Letter from the President - February 2021

Original article appears in GuideStar February, 2021.

by: Joe Khalaf

HAS President

Observing Valentine’s Day

When I think of February, I think of Valentine’s Day two weeks into the month.  Actually, if I’m being completely honest, I probably end up dreading Valentine’s Day more than anything other “holiday” there is.  On February 14th, I run around town trying to pick up roses, chocolates, perfume, jewelry, or anything else that’s readily available in the shortest amount of time possible, because, as usual, I wait until the last minute to buy these gifts.  Also, because I have a young daughter, I’ve got to pick up a gift for her, too.  And not to be left out, my 11-year-old son will likely want chocolates, as well.  I think the holiday card companies knew they needed to inject some anxiety in a period where there was very little in the later winter months.

Val Heart.png

So while we probably won’t be able to avoid the commercial aspect of Valentine’s Day, there is a free resource to we all have access to that we can share with loved ones on this day – the heavens above!  Sure, most of us are familiar with books, movies, or TV shows that use the full moon to set the scene for a romantic night, but with a telescope, there are other “romantic” celestial objects you can share with your significant other.  Here are a few:

Adventures in Outreach

by Jim King

I miss outreach events.  Most all have been cancelled due to COVID and have been for about a year.  Even so, I have managed to have several small gatherings within my subdivision.  Last year presented some unique opportunities that simply could not be missed.HAShero.png

Still, I miss the excitement of young, inquisitive minds with glowing eyes of anticipation.  I miss the adventures.  Getting to some of the remote locations can be an adventure in itself.

One outreach stands out in my mind, and likely always will.  A few years ago, several of us had gathered at a downtown Houston public park to share the night sky.  As usual, there were scads of folks wandering in and wanting to participate.

Along about 9:00, I had a fairly long line of people at my telescope…until suddenly, I didn’t.  Looking around, I saw a group of six young men, headed my direction…and my line of 20 to 30 folks had simply melted into the darkness.

One of the young men walked up to me and demanded, “What are you doing in my (7-letter expletive, somewhat akin to a gerund) park?”...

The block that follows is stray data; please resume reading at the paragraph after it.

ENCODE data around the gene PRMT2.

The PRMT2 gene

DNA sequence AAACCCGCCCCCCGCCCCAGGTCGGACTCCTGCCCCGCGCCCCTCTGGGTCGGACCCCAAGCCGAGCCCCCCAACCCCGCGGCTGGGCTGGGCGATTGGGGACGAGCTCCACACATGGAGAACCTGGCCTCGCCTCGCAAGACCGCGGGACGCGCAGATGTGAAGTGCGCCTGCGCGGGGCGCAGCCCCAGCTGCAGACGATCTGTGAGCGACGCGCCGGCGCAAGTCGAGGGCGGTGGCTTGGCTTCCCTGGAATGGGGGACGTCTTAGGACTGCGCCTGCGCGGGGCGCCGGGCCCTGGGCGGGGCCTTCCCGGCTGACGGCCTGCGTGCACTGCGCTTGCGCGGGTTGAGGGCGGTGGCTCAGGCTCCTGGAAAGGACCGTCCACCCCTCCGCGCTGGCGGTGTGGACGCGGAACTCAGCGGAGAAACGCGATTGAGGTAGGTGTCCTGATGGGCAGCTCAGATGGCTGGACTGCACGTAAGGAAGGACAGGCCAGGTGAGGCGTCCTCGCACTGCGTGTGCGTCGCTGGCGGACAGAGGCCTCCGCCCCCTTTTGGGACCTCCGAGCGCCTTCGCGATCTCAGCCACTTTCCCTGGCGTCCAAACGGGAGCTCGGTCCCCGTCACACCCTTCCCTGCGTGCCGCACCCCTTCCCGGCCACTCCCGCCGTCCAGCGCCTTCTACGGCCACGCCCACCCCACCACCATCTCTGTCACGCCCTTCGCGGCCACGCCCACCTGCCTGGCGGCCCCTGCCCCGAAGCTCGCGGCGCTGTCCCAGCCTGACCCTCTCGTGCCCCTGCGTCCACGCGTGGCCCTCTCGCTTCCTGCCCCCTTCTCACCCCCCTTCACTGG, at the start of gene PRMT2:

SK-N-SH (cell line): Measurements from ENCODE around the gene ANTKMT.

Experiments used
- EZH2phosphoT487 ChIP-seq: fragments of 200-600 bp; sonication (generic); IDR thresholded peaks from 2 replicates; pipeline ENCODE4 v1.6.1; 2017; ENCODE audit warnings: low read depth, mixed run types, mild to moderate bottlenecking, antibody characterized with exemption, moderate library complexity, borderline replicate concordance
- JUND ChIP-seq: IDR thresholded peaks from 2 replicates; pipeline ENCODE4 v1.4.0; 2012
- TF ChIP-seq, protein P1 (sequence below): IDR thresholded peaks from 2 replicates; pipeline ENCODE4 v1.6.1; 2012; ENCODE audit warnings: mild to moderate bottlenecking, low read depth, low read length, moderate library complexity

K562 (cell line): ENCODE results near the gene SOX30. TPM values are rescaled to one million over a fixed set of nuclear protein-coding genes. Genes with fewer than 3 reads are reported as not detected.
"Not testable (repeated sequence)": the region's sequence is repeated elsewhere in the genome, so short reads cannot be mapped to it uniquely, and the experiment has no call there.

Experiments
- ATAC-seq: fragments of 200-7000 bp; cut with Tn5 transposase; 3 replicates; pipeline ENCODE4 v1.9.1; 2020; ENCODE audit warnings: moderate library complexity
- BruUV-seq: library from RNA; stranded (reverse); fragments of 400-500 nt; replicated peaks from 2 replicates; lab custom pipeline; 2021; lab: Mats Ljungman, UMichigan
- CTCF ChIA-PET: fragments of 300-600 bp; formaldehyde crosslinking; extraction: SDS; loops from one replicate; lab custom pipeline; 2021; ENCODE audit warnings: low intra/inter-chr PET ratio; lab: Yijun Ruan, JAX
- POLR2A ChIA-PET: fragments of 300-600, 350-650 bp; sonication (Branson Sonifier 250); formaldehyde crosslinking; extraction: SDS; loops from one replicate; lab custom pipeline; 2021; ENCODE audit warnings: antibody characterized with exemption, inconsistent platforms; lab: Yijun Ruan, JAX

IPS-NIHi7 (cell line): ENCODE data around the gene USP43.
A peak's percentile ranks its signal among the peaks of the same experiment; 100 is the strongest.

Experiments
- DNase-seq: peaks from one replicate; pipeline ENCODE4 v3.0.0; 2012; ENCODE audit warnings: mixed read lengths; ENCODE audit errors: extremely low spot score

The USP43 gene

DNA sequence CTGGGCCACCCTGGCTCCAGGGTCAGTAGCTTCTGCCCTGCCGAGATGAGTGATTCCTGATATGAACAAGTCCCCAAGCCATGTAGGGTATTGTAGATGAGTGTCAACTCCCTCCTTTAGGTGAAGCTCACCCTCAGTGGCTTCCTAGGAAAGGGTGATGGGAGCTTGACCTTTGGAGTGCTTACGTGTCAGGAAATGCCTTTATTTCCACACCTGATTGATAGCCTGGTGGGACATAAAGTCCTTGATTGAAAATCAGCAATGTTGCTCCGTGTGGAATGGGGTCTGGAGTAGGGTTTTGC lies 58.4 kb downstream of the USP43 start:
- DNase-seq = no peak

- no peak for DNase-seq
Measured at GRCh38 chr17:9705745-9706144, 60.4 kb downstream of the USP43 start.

Survey says...

Original article appears in GuideStar February, 2021.

surveyFireworks.png

by Rene Gedaly

If you were one of the 295 members who joined HAS in 2020, you received a survey from me on December 30th …

So what did the survey say? Well, we're very gratified by your responses. I'll include some graphs below that summarize what you told us that worked and what didn't. Thank you so much for your personal remarks, too. And now for the survey results ... Renewals.png

 

Women's Special Interest Group kicks off for 2021

NoteThe Zoom meeting notice and agenda have been emailed to the WSIG. If you’d like it re-sent to you or if you’d like join us, email me at [email protected].

The WSIG is back for 2021 and it’s on Zoom. The inaugural meeting is Sunday, February 14 at 7pm2021 WSIG advert.PNG WSIG heart.png

Meetings will begin with a brief overview of a topic suggested in advance by one of the WSIG members and will include show-and-tell demos of equipment and tools. The meeting will continue with Q&A and a freewheeling discussion of any and all topics in astronomy pertaining to the featured topic—or any other. No rules; just exploring and learning from each other.

Field trips to the HAS dark site will also be planned where skills covered during Zoom meetings can be put to use. Groups may also form in order to work on various observing lists, including the soon-to-be announced HAS Texas 45 progression. And, it wouldn’t be a WSIG without food, so that will be incorporated as well.

If you’re a woman HAS member in good standing (dues paid, lol), you’re invited to join the WSIG. Contact Rene at [email protected] to get put on the HAS_WSIG email list—Rene Gedaly